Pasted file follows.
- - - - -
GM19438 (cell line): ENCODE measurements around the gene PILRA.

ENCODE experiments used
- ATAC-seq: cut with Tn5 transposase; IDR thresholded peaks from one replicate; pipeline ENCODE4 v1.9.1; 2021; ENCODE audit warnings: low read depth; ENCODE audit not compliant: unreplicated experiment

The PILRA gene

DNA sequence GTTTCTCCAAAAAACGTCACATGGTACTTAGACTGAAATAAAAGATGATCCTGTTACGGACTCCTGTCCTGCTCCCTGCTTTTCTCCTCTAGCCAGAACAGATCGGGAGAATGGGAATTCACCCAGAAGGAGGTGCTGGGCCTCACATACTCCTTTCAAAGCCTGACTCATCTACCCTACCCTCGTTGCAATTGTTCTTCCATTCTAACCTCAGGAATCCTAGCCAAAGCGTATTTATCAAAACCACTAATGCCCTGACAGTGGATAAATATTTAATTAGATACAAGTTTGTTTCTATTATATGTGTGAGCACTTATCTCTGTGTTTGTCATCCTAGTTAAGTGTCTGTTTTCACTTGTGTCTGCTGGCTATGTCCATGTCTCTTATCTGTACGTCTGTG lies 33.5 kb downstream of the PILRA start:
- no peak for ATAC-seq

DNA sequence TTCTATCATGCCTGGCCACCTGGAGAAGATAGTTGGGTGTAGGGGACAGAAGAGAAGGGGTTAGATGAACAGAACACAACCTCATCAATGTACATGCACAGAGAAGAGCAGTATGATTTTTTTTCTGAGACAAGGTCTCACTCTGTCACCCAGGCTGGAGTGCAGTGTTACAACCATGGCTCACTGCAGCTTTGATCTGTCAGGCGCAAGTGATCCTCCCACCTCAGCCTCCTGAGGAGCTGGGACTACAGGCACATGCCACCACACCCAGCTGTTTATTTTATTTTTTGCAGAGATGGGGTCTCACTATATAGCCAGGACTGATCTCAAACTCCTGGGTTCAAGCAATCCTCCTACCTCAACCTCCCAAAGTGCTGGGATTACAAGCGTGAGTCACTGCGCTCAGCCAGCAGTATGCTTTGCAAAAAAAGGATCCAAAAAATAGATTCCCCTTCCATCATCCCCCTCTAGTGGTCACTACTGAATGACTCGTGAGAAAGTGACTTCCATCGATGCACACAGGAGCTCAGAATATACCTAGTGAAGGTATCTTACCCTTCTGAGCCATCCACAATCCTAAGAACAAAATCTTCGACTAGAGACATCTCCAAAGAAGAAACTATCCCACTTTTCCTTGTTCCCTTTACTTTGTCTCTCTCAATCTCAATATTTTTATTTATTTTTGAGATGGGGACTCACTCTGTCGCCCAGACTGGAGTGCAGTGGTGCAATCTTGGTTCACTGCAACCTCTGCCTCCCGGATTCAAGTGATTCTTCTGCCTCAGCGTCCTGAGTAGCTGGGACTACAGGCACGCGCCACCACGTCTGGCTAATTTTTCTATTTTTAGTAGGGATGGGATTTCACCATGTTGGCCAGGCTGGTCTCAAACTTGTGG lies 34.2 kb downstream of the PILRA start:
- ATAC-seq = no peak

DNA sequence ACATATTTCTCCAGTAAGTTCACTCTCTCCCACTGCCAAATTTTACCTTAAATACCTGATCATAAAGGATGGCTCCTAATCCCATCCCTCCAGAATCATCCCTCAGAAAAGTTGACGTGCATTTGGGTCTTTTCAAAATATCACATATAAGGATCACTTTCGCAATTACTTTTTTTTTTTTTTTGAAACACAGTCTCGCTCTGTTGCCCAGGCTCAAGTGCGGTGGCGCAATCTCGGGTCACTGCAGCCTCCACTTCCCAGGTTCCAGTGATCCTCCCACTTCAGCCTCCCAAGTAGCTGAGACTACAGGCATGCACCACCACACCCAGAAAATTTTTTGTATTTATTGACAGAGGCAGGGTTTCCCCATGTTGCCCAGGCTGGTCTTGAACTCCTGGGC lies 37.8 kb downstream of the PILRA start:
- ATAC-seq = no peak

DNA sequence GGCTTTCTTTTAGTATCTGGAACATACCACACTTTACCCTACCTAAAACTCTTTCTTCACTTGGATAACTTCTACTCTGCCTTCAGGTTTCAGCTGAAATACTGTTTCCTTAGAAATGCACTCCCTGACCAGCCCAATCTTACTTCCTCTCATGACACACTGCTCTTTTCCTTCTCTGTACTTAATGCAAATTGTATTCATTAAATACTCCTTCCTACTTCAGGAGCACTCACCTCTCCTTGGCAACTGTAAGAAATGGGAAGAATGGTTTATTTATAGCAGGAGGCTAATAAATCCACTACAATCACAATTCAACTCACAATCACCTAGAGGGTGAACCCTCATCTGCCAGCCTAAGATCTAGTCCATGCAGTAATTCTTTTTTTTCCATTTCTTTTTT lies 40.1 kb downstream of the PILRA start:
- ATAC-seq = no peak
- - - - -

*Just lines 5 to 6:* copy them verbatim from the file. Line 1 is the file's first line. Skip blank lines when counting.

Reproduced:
DNA sequence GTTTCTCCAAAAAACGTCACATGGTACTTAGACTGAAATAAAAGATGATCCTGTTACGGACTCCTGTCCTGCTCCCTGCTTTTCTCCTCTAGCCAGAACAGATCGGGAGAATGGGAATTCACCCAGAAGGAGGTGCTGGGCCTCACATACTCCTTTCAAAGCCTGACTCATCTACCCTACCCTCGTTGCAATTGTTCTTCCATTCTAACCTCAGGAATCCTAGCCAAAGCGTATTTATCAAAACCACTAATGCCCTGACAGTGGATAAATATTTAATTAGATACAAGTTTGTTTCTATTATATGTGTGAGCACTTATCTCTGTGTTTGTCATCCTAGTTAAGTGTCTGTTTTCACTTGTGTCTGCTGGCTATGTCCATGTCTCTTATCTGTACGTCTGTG lies 33.5 kb downstream of the PILRA start:
- no peak for ATAC-seq